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Gardening for angry water gods

Can anyone recommend good flowers/ shrubs/trees for a tiered hillside garden facing west?

Tis a long and weary story, and this can only be a truncated version of it; beginning Maundy Thursday last, when a man from Thames Water asked us if we had a leak. We said no. He apologised, replaced our meter, and added with a troubled frown that maybe we should contact Thames Water. I did. Thames Water apologised for wasting our time; he had been sent to examine a leak further down the road and had come to the wrong house. Ah well.

Later, a leak appeared, cascading down the hill and pouring into the road. Thames Water told us it was our problem. A plumber magically appeared and told us it was definitely their problem. He didn't charge us for his time, bless him, and spoke to Thames Water telling them, in no uncertain terms, that this was an environmental health hazard, that they were liable, and they had to get here within half an hour. They listened to him, took him very seriously, and got here within three days.

Turned out it was a drain, a waste pipe. Not a sewage pipe, but still...they drained it every day for weeks, then they pushed investigative doodads down there; it was blocked. They pushed a camera down there; they lost it. When they found the camera, it couldn't take any photos because the pipe was blocked. It was decided that the camera could not help until the pipe was unblocked, but they couldn't unblock the drain because they couldn't get a photo of what was blocking it. We had lorries, we had trucks, we had pumps, we had pipes, we heard theories about facial wipes, theories about leaves, theories about tree roots,we may well have had NASA camped out here seeking extra-terrestrial explanations. It took a long time, but eventually, a strategy emerged:

It seemed a pipe had collapsed, the mystery of how notwithstanding. Thames Water agreed to fix the pipe free of charge and to reinstate the garden. To fix the pipe, a trench needed to be dug. They dug out all the trees and all the plants, to my very great woe, including a rather lovely old yellow rose, and a hedge that ensured privacy on one side.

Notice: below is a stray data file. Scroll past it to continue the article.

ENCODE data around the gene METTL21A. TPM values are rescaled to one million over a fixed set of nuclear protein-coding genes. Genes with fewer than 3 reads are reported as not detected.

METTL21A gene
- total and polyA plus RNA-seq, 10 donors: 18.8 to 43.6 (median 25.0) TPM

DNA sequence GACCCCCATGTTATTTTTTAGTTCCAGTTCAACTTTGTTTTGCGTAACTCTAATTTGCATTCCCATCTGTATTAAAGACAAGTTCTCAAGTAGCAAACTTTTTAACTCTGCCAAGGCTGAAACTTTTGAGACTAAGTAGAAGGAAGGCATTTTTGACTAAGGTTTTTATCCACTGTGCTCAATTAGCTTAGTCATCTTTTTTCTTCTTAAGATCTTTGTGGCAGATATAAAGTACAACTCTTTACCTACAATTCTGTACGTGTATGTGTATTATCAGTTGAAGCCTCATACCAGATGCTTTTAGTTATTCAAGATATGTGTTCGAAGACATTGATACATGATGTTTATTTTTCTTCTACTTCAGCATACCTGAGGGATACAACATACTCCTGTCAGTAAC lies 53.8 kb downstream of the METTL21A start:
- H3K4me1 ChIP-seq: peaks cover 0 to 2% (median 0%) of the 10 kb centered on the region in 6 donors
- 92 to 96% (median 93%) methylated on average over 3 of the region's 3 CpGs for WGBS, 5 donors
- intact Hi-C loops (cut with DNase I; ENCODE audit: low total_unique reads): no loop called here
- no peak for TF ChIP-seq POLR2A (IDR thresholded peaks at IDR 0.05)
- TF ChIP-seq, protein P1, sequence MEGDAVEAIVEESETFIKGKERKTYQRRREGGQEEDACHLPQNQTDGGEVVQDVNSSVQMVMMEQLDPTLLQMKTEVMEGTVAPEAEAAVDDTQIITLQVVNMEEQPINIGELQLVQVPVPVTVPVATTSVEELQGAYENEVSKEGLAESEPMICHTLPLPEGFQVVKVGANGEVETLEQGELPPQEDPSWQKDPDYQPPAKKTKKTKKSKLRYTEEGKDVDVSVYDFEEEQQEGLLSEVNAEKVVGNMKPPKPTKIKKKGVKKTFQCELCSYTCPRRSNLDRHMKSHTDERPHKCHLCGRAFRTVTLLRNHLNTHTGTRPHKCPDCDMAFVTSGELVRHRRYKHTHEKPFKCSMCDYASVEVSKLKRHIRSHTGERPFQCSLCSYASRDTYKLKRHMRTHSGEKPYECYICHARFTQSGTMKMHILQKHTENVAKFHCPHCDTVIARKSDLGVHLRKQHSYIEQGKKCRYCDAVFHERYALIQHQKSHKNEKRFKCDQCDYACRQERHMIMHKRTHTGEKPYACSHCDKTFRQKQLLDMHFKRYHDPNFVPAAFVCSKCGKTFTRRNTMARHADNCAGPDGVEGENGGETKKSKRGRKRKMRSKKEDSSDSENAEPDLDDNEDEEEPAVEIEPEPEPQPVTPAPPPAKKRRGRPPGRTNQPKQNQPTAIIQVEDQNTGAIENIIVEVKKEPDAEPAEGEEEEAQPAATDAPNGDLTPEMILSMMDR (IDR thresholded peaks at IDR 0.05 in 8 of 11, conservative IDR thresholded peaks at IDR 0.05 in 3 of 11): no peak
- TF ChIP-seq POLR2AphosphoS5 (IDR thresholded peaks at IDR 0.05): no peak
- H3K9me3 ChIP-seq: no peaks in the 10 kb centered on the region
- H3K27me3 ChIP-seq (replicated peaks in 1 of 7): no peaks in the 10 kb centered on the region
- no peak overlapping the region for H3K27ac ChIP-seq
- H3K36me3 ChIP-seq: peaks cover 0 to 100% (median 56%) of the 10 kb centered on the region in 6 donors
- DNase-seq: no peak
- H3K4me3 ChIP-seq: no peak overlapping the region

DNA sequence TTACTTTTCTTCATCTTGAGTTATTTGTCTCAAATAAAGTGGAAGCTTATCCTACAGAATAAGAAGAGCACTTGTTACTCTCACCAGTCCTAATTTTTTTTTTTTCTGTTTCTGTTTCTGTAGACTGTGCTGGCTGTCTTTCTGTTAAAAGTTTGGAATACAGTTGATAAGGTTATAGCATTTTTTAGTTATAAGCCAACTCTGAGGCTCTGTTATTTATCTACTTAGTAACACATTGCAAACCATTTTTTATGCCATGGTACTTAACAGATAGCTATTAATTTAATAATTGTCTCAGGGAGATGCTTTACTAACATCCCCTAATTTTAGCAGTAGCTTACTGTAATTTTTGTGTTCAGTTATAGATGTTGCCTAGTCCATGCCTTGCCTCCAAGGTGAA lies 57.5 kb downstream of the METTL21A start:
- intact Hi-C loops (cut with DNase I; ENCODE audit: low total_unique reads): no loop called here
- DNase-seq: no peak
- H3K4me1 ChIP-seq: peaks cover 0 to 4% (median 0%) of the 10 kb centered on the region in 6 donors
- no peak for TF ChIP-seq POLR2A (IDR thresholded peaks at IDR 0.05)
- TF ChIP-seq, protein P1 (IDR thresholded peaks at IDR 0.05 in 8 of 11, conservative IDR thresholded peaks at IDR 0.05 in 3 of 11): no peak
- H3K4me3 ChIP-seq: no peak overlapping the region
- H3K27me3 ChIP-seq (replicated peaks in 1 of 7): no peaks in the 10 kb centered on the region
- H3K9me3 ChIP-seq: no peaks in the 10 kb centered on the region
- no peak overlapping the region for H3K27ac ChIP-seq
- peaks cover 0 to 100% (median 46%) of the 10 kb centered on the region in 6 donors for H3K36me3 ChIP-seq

The men who came to fix the trench found a New Damp Patch which they declared as a freshwater problem, and probably something we would have to pay for, and get sorted before they could continue fixing the wastewater drain. They issued this chirpy news just before downing tools and going home. They are wastewater men you see, a different breed.

Thames Water turned up and tried to tell us we would have to pay for repair to the freshwater drain. At this point, I got a bit ghetto and, shall we say, gently remonstrated with Thames Water, who agreed that they would repair the freshwater drain free of charge, and reinstate any concrete damage. Then they would get their wastewater men to return and repair the wastewater drain.

The freshwatermen repaired the freshwater drain, but it was decided to leave the concrete repair until the wastewater men had finished, for obvious reasons. Then the wastewater drain was repaired. Now all that remains is for the concrete to be reinstated by the freshwater men, and the plants to be reimbursed by the wastewater men. I keep checking our mail to see if ours is an Innsmouth postcode.

All this palaver leaves us with a rather interesting conundrum. We now have these quite pretty tiered stone walls with soil on and between them. I was thinking ferns because their roots are shallow, but suspect the garden gets too much sun in summer for that to work. Any gardeners out there with suggestions, I would be very grateful.